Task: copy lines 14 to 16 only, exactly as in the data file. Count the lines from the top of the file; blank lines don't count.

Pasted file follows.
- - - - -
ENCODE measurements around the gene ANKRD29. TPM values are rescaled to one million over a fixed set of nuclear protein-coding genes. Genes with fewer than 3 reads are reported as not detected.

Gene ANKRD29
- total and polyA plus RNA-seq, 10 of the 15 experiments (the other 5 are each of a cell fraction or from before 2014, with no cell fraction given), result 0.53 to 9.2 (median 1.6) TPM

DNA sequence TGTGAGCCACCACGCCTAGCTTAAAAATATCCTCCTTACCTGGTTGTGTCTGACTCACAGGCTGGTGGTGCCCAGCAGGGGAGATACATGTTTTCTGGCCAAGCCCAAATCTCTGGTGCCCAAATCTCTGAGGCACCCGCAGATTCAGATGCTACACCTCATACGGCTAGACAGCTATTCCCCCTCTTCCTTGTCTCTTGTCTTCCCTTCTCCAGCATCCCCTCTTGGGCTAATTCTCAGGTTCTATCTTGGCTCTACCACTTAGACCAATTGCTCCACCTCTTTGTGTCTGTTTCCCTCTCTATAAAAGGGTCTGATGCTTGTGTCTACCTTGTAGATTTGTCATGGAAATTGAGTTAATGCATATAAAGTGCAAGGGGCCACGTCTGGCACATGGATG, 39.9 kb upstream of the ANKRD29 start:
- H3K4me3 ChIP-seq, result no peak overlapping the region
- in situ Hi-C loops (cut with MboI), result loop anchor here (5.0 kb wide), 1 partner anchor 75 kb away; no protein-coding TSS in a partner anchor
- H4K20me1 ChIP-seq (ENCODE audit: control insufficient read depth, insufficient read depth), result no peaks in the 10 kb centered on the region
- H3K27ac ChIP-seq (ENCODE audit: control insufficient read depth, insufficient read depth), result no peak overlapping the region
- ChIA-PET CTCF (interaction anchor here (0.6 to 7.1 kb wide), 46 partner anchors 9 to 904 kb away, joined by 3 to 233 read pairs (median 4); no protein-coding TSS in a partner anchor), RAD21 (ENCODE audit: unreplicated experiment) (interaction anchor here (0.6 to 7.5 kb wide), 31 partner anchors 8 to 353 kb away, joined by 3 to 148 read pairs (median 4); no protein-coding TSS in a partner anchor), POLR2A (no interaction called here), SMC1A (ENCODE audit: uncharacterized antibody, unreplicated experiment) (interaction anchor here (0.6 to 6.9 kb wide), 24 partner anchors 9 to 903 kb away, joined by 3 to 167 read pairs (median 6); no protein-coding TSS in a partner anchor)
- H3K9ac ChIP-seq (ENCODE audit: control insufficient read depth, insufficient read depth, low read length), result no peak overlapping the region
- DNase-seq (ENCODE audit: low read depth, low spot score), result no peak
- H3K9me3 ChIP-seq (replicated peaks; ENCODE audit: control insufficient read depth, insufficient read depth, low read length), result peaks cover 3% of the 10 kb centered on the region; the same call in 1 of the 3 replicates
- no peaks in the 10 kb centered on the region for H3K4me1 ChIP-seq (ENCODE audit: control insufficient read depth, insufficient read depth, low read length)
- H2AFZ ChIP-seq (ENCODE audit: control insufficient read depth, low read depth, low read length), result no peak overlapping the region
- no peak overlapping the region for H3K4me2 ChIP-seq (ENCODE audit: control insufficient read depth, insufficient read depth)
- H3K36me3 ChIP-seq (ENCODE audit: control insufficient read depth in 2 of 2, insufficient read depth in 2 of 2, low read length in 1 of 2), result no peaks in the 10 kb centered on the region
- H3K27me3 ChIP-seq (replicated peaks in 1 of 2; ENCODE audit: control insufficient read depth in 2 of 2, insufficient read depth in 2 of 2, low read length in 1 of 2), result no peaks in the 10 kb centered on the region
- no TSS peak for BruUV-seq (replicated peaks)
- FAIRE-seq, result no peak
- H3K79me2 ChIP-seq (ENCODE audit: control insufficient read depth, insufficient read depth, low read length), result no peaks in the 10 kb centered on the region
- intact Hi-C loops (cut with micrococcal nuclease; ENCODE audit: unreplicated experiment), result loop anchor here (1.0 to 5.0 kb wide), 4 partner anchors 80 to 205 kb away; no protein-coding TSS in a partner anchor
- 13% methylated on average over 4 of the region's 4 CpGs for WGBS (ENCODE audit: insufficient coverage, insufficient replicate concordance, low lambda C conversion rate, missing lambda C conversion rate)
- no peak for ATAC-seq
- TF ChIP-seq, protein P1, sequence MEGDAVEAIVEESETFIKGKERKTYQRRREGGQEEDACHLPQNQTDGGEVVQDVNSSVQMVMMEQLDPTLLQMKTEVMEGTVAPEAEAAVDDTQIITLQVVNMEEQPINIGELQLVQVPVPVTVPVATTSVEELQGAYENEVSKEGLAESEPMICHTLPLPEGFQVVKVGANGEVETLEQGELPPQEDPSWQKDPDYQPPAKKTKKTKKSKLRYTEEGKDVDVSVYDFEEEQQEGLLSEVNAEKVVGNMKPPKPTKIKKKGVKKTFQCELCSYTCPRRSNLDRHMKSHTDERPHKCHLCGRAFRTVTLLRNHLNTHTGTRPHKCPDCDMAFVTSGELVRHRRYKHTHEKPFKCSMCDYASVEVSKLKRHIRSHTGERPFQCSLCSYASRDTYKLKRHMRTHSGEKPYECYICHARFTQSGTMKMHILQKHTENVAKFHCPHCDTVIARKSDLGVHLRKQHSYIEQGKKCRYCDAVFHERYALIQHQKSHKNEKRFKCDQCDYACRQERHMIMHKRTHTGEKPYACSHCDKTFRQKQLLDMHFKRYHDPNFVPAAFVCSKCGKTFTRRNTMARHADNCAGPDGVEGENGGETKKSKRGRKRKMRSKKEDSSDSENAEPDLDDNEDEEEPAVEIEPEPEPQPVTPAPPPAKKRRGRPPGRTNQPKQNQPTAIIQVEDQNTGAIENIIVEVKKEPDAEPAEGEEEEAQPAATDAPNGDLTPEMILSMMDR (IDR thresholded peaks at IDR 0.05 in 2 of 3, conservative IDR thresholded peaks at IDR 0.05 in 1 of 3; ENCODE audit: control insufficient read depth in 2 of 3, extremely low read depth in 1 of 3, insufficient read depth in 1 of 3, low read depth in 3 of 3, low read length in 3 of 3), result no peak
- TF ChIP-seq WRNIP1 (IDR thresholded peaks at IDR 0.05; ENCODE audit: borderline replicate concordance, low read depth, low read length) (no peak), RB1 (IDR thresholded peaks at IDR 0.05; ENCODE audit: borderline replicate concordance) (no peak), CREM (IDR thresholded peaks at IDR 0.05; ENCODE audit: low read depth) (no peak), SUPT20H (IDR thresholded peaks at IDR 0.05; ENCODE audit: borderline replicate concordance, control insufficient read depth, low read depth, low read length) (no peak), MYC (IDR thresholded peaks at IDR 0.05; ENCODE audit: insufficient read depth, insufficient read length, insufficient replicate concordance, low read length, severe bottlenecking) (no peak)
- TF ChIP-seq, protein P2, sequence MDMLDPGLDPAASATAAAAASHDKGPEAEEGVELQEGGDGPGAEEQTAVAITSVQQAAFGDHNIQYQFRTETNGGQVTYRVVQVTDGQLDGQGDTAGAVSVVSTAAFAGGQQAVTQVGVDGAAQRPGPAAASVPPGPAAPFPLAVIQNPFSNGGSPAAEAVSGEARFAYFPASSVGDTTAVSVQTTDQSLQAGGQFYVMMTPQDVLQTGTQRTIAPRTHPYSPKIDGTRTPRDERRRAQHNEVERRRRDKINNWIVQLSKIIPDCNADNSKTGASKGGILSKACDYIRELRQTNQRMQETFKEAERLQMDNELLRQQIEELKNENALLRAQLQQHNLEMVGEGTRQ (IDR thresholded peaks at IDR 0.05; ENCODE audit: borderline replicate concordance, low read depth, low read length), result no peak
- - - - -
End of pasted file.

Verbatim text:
- H2AFZ ChIP-seq (ENCODE audit: control insufficient read depth, low read depth, low read length), result no peak overlapping the region
- no peak overlapping the region for H3K4me2 ChIP-seq (ENCODE audit: control insufficient read depth, insufficient read depth)
- H3K36me3 ChIP-seq (ENCODE audit: control insufficient read depth in 2 of 2, insufficient read depth in 2 of 2, low read length in 1 of 2), result no peaks in the 10 kb centered on the region